The final section of the Queenstown Story is definitely upbeat and a welcome change in tone from all the previous doom and gloom. Now we have a recreated deck to stroll on, posters of liners to feast our eyes on, a replica of a cabin to ooh and aah over and even a ship's cinema. The little cinema holds about 12 people at a time and presents a fast-paced pathe-news style broadcast of significant moments in Cobh. There is footage of the Irish President De Valera and Jack Doyle, the legendary boxer. Passengers and VIPs embarking and disembarking make it veryeasy to imagine the permanent buzz that existed when this town was a port of call for transatlantic liners.
This is where I want to leave this virtual tour of Cobh, with happy memories of the glory days of a beautiful and vibrant town.
The Queenstown Story is open seven days, with last admission at 5.00pm. Cost is EUR8.00 but given the wealth of information and amount of interactive exhibits, it is definitely worth the money.
Fota House, Gardens and Wildlife Park is one of East Cork's principal visitor attractions. While well worth visiting on their own behalf, it's possible to combine a visit here with your trip to Cobh for no extra bother or expense. Fota has its own pretty little station and you can get off here either on the way to or on the way back from Cobh. Entrance to the Wildlife Park is possible from the railway station but it's about a 12 minute walk to get to the house and gardens. The arboretum at Fota is justly famous and an absolute joy to wander around. It's always been a haven of peace and tranquility but on my most recent visit I was thrilled to find a new enticement to chilling out. This is the Reflective Circle - a circle of 5 redwood chairs, sculpted from a nearby fallen stump. You are invited to sit in this harmonious circle and contemplate nature and the beauty all around. Say no more - I'm busy meditating!
I've deliberately put the Queenstown Story under the 'off the beaten track section' of this travel page because I think it overshadows everything else in Cobh and leaves people with images of death and starvation and all-round misery. In this page I have striven to describe Cobh in terms of the town it is today not to wallow only in the good and bad nostalgia associated with it's many memorials to death, emigration, drowning, starvation and imprisonment.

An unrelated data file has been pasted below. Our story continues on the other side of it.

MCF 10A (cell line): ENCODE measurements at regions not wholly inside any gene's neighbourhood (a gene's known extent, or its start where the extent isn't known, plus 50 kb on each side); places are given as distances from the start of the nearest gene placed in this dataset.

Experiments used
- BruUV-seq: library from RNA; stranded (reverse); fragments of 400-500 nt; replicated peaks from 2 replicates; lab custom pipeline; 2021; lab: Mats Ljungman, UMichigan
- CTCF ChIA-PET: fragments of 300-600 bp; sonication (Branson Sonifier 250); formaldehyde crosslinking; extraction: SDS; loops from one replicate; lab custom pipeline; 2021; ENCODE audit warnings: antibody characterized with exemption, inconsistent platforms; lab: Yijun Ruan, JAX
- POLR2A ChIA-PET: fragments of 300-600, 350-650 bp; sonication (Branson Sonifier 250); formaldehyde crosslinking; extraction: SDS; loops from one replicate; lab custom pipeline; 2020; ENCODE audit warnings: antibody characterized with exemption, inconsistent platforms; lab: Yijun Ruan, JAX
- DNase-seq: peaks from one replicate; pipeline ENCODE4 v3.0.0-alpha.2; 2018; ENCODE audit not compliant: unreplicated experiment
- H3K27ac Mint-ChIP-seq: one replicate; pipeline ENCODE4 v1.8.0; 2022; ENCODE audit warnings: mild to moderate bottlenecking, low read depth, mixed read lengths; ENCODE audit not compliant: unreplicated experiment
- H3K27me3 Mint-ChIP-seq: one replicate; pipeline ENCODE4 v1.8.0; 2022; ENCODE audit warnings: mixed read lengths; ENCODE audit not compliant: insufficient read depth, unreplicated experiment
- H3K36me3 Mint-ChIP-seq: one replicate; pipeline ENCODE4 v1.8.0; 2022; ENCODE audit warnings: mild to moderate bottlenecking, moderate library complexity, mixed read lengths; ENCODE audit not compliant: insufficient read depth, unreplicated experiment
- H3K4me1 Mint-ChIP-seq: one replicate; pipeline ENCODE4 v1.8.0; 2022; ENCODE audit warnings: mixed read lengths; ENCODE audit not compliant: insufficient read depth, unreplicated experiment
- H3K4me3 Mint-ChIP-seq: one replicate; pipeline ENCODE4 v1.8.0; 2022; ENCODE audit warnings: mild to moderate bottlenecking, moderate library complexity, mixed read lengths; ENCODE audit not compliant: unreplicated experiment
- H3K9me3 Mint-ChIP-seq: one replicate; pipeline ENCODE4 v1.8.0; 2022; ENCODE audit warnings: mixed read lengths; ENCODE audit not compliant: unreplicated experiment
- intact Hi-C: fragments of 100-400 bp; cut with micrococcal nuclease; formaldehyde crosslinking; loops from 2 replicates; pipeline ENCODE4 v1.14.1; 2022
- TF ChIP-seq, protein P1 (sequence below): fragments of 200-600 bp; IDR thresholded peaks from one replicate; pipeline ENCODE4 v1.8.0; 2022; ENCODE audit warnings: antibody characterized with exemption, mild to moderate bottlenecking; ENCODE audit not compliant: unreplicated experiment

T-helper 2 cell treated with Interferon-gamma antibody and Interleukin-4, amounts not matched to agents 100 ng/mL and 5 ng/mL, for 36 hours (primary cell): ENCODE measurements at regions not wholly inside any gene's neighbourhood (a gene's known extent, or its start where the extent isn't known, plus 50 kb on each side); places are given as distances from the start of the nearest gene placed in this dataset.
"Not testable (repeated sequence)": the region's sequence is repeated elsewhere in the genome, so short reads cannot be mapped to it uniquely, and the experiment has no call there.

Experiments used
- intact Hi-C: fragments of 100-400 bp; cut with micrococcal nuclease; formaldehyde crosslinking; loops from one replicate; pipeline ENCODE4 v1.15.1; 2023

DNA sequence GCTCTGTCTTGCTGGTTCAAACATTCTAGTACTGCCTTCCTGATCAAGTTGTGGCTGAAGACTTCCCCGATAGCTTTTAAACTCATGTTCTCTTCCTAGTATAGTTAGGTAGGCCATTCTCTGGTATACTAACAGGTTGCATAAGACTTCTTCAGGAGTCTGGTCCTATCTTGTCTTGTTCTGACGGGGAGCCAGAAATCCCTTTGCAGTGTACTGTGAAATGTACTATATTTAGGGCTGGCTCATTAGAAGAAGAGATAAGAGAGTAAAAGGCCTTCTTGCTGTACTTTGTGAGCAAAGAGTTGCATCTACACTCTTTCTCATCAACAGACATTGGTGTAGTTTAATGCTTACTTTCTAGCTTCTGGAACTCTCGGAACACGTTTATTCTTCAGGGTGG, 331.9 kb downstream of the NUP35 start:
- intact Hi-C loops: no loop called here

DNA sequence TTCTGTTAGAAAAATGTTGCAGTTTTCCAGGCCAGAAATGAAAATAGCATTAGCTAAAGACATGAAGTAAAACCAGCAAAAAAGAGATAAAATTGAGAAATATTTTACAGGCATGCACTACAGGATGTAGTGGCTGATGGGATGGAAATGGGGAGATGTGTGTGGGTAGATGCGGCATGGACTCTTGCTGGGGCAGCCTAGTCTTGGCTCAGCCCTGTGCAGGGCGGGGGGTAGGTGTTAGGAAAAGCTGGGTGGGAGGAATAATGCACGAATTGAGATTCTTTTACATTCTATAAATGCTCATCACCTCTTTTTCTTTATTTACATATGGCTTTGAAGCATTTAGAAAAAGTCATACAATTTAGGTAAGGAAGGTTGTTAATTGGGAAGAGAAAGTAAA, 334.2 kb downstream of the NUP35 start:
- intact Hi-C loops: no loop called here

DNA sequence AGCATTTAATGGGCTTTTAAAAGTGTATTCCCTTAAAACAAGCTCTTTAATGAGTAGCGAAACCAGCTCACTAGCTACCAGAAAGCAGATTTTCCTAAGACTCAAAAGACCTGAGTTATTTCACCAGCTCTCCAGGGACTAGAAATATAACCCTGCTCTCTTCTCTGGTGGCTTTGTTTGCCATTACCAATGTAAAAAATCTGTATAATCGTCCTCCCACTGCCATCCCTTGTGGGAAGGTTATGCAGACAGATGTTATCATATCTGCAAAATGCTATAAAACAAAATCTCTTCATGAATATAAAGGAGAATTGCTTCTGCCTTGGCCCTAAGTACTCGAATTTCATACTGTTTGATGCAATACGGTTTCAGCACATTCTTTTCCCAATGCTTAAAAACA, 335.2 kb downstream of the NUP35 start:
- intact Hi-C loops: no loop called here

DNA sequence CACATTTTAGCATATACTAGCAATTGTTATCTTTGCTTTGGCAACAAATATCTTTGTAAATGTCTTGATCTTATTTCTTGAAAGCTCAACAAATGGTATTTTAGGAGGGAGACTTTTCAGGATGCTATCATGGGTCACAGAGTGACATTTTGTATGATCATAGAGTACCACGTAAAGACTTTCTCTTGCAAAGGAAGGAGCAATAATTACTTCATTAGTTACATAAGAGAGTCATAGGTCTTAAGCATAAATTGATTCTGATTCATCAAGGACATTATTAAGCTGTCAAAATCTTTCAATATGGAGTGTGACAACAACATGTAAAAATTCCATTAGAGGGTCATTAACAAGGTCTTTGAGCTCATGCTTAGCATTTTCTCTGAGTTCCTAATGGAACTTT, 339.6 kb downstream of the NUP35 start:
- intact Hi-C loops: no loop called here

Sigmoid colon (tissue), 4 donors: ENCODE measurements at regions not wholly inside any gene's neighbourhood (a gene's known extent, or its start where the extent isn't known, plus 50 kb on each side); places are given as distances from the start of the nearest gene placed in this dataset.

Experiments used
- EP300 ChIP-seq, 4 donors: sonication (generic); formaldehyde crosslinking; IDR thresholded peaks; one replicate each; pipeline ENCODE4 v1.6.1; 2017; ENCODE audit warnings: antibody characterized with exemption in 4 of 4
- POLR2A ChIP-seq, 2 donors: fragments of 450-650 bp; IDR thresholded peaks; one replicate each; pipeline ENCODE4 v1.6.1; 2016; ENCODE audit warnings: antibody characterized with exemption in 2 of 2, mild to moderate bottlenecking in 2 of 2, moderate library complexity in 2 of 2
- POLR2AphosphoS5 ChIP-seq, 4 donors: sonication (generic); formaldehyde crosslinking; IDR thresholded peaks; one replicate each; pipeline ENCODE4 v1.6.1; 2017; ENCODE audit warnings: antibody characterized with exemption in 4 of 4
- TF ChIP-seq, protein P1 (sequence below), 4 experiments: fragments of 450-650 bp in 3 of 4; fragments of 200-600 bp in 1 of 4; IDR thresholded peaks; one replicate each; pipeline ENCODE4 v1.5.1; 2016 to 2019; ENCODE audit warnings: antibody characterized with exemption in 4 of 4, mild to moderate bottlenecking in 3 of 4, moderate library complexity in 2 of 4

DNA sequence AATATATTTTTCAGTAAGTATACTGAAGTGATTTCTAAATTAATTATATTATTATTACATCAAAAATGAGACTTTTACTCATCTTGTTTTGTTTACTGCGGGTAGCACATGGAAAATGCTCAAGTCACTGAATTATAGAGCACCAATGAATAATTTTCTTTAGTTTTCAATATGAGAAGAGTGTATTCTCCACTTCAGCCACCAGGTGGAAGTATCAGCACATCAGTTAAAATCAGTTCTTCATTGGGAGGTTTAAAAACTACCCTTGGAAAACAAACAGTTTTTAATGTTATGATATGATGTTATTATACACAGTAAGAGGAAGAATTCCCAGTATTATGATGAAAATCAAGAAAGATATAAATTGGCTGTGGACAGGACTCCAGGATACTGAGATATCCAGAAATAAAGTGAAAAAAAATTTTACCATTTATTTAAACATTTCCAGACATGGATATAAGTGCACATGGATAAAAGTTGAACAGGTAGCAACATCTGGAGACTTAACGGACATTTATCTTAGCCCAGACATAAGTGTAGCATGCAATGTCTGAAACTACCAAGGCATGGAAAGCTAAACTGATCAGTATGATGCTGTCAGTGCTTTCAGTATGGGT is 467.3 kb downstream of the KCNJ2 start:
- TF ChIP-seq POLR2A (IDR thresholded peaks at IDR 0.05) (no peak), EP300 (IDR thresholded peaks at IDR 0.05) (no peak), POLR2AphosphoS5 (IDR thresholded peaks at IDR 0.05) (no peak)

Having said that, there is no doubt that The Queenstown Story is an absolutely brilliant Heritage Centre and it really delivers on its promises. If you pay only a cursory amount of attention you will come away a lot wiser about the course of Irish history and if you are prepared to actually read and pay close attention to the exhibits, you will find yourself incredibly well-informed on a whole range of topics. The first section of the story deals with emigration and the dreadful conditions of the so-called 'coffin'ships. Dramatic sound effects and life size figures help to recreate the horror of those forced by starvation to emigrate but it also illustrates the dreams and hopes of those who thought they were going to the land of full and plenty.
The third section of the Queenstown Story deals in great depth with the sinking of the Titanic and the Lusitania. A movie recreates the excitement and expectation of the emigrants waiting in Cobh for the arrival of the Titanic. A whole wall of memorabilia displays photographs and items like menus from the diningroom of the ship. Passenger lists are recreated along with the inevitable asterisks to denote those drowned and those saved. Newspaper Headlines and extracts from newsclips are played and the atmosphere of shock and growing horror as the news filtered in, is realistically portrayed. Likewise, the details of the demise of the Lusitania are faithfully charted and many many stories about the hunt for survivors by desperate relatives coming to Cobh. Anybody with even a passing interest in these topics will find this interesting, to the many who can't get enough on the subject, this will be completely fascinating. By the way, to anybody expecting to hear the theme song from the movie 'Titanic', I am glad to report that this is a Celine-Dion-free zone.
Transportation is a euphemism for conviction and sentencing to imprisonment in the colonies, principally Australia. If conditions on the 'coffin' ships were bad, they were nothing compared to the conditions on these prison ships where thousands of Irish, on the flimsiest of pretexts, were incarcerated in the most brutal manner imaginable. As well as the hazards brought about by starvation and poor hygiene, prisoners were routinely treated with such physical barbarity that many never survived the journey. Those that did survive took their chances in Australia and amazingly, many did well and made a new life for themselves. One of the more interesting exhibits in this section of the story is the one that deals with female emigration. By the 1840's in Australia there were two men to every women in urban Australia, eight to one in the countryside. To counteract this the government set up schemes which resulted in more than 4,000 Irish workhouse girls being sent as domestic servants to Australia.
Yacht Club Quay, Cobh, County Cork, Ireland
Good for: Couples
We stayed here last year vitually to the day and a lot of work has been done to an already lovely...more
Westbourne Place, Cobh, County Cork, Ireland
Satisfaction: Very Good
Good for: Business